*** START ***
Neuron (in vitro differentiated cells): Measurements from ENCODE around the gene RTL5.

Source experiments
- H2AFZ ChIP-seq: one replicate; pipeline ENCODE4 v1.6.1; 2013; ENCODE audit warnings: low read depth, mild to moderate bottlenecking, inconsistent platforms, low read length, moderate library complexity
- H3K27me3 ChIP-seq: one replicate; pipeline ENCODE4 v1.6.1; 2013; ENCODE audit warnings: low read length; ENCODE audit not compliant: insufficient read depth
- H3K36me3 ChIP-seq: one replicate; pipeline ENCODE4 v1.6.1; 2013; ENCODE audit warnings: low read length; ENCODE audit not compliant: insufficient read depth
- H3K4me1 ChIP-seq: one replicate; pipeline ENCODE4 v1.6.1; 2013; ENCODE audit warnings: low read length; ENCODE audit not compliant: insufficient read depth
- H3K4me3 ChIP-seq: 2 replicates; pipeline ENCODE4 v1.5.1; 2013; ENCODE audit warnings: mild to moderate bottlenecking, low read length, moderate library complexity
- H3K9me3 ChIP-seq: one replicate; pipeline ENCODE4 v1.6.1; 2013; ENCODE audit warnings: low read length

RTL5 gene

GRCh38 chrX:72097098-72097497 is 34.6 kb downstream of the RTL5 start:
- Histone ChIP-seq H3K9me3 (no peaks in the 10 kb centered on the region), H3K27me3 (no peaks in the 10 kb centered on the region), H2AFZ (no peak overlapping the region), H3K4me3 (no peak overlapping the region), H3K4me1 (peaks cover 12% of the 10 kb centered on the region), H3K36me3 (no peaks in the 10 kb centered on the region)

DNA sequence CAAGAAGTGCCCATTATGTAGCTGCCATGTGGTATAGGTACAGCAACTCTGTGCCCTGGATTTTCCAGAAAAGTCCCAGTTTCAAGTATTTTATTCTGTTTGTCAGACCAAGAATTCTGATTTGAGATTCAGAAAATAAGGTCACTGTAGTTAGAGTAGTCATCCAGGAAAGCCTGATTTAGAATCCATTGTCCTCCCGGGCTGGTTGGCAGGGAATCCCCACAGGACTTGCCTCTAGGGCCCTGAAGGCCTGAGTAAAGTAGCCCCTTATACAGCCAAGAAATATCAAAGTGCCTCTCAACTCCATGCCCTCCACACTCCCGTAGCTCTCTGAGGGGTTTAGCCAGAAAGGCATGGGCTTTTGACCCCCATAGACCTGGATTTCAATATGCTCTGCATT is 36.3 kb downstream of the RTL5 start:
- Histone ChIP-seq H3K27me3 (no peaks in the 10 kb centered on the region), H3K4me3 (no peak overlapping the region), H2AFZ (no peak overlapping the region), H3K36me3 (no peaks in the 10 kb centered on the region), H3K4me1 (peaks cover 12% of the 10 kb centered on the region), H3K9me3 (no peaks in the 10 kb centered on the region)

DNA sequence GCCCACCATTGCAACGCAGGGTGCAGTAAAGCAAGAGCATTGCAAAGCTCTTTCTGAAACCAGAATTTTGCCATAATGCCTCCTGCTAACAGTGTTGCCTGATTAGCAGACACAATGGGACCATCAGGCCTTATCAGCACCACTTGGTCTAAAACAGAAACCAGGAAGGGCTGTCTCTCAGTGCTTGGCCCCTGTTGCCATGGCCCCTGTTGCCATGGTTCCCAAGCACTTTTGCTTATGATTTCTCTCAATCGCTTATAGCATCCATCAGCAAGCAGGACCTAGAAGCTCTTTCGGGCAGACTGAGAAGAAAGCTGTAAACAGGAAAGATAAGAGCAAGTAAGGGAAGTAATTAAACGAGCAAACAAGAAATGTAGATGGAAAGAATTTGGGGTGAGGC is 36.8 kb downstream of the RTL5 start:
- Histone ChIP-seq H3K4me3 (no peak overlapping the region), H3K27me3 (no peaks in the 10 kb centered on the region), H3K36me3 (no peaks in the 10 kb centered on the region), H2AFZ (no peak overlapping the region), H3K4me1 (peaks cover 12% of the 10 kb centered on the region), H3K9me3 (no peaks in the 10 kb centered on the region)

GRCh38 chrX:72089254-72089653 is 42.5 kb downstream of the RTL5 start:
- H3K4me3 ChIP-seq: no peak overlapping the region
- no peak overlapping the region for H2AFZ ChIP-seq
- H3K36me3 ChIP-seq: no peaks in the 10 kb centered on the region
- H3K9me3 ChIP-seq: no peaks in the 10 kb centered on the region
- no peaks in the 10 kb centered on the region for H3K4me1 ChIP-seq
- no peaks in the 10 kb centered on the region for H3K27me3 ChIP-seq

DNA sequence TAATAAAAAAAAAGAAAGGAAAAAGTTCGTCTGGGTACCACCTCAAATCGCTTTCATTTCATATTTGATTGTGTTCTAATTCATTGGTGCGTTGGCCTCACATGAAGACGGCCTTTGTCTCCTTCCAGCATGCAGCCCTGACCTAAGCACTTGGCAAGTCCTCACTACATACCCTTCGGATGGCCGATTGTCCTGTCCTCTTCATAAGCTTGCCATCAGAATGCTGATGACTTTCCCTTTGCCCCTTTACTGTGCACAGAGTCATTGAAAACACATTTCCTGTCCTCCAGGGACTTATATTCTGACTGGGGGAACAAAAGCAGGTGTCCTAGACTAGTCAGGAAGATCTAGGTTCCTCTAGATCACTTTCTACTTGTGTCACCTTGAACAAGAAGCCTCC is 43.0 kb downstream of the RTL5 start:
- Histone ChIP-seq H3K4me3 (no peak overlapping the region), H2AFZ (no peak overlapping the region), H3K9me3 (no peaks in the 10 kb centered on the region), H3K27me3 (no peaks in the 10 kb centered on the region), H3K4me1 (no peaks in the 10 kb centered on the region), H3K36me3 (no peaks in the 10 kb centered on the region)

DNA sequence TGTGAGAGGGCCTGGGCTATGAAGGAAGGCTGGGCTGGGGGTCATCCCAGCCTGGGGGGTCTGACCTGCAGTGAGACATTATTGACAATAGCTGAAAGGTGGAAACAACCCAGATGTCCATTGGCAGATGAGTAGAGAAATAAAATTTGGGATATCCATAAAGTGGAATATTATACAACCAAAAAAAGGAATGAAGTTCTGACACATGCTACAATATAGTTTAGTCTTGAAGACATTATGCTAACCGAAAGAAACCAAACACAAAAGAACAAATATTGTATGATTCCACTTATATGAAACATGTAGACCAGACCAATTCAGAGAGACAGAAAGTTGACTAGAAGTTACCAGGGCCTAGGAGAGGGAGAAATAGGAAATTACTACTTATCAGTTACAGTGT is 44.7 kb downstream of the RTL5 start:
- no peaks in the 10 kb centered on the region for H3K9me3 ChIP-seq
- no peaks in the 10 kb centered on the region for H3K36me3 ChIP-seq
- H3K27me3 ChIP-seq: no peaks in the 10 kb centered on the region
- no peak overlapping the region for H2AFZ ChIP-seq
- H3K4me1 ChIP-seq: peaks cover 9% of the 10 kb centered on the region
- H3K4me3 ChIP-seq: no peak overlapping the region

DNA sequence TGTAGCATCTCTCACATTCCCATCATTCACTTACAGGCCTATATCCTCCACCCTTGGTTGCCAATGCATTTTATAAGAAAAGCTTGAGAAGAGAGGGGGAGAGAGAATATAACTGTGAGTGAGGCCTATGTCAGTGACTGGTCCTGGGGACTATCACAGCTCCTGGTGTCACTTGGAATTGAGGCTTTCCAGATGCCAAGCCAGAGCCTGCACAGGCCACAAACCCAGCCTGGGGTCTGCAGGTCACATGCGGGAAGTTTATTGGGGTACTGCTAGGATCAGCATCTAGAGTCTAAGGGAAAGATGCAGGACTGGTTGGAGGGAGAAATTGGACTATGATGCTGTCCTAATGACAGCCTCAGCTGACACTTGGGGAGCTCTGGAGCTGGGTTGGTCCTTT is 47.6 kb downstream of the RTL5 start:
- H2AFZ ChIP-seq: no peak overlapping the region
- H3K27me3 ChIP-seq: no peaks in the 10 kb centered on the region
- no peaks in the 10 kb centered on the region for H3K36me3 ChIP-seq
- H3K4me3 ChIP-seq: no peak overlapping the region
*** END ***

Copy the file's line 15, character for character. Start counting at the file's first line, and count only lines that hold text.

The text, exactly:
- Histone ChIP-seq H3K4me3 (no peak overlapping the region), H3K27me3 (no peaks in the 10 kb centered on the region), H3K36me3 (no peaks in the 10 kb centered on the region), H2AFZ (no peak overlapping the region), H3K4me1 (peaks cover 12% of the 10 kb centered on the region), H3K9me3 (no peaks in the 10 kb centered on the region)